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Prime Minister NZ UK FTA Opening Remarks

Tēnā koutou katoa. Ngā mihi nui ki a koutou katoa.

I am delighted to announce today that following a conversation with Prime Minister Johnson last night, New Zealand and the United Kingdom have Agreed in Principle a historic high-quality, comprehensive and inclusive free trade agreement.

I’m joined today by the Minister for Trade and Export Growth, Hon Damien O’Connor, who is currently isolating after having just returned from Europe. His tireless work with his UK counterparts has been key in securing this agreement.

It was only a bit over a year ago when we launched these free trade negotiations with the United Kingdom in June 2020, during the worsening COVID-19 pandemic, but we were determined to secure an agreement that reflected our two countries’ strong and unique relationship as soon as possible.

At that time we were already seeing the first signs of the severe impact that COVID-19 was having on the global economy, and we were more committed than ever to concluding a bilateral FTA capable of delivering significant benefits to the people of both New Zealand and the UK as our economies recover from the impact of the virus.

We sought an agreement that could drive significant growth in our already substantial economic and trade relationship. Knowing even then the importance this agreement would have in assisting with the recovery which lay ahead of us all.

But it also needed to stand on its own merits.

Our agreement needed to provide comprehensive – and commercially meaningful – access for New Zealand exporters and businesses, by removing tariffs and other barriers that have limited the growth of our goods and services trade and our investment connections.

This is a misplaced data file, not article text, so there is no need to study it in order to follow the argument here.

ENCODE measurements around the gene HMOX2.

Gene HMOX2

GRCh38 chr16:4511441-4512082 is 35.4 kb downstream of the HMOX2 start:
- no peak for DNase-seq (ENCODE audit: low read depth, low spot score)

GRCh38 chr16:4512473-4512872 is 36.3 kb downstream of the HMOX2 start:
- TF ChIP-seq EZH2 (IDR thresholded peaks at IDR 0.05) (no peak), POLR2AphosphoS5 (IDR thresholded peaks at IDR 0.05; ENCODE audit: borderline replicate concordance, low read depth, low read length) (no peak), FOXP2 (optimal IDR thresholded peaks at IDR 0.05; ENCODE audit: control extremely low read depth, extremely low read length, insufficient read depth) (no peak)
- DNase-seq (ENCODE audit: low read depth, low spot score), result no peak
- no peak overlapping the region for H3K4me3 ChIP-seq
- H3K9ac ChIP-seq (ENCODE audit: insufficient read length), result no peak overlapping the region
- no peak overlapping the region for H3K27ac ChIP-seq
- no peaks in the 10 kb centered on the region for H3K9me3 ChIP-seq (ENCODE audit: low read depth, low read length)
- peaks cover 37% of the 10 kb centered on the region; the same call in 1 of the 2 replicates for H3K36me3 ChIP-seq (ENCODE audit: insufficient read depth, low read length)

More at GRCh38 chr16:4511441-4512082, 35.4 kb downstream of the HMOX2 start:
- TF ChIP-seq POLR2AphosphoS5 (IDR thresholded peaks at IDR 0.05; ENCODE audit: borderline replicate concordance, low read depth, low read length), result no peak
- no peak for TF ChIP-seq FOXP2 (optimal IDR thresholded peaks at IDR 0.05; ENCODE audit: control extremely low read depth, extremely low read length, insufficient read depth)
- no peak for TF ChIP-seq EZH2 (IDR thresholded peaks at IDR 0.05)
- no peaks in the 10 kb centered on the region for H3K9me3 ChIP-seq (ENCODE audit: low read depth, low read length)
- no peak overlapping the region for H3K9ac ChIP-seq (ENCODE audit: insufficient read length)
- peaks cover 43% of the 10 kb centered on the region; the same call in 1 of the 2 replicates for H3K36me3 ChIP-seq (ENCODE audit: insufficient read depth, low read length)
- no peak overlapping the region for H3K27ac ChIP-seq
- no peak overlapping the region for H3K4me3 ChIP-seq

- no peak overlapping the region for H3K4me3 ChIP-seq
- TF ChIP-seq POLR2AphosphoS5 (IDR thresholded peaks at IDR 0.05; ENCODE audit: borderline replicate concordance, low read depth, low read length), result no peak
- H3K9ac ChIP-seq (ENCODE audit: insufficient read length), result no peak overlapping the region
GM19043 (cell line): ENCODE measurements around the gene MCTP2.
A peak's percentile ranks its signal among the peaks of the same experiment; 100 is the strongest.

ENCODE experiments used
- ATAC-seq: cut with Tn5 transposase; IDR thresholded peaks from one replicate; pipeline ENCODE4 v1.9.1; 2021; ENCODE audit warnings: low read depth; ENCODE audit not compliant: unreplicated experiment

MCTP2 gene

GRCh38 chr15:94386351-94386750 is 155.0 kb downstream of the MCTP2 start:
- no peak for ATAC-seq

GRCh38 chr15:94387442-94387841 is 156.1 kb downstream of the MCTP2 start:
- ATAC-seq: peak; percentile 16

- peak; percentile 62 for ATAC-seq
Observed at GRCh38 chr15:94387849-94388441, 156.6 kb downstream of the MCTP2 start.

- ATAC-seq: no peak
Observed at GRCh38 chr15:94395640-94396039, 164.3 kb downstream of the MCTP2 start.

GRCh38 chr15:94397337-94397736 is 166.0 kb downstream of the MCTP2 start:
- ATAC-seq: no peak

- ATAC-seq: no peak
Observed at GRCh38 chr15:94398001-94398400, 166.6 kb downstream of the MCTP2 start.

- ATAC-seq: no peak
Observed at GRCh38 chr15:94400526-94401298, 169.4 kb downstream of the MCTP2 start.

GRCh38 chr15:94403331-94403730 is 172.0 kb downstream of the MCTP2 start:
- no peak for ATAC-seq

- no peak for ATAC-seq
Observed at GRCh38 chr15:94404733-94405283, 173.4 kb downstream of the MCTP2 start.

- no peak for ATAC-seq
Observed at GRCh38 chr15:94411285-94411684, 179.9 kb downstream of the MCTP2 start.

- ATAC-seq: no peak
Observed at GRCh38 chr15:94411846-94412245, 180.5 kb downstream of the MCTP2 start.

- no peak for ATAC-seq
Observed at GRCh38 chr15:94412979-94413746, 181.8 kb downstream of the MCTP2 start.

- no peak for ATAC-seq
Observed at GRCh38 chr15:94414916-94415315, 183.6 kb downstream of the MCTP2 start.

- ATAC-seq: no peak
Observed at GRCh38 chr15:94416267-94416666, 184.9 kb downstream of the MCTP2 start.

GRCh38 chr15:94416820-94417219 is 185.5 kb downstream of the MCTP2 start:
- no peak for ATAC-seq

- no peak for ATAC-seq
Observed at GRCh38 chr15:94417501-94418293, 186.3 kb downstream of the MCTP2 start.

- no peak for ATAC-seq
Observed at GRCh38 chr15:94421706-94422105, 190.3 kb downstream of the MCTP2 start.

We also wanted to reflect our shared commitment to demonstrating leadership on the global trade agenda and to sustainable development, including as we work on our trade recovery and diversification.

Crucially too, we sought outcomes that reflected New Zealand’s ambitious Trade for All agenda on sustainable development and inclusive trade.

Advancing and protecting Māori interests in this FTA has been a particular priority for New Zealand throughout.

I’m proud to say that this agreement delivers on all of these objectives.

The market access outcomes are among the very best New Zealand has secured in any trade deal. All tariffs on all products will be eliminated between both countries – and the vast majority of these, 97 percent, will be removed the day the FTA comes into force.

The elimination of these tariffs alone are expected to save New Zealand exporters and businesses around $37.8 million per year based on current export volumes.

Wine is our largest export to the UK – we send around $463 million of high quality New Zealand wine to the UK each year. This agreement overnight will remove $14.1 million of tariffs annually.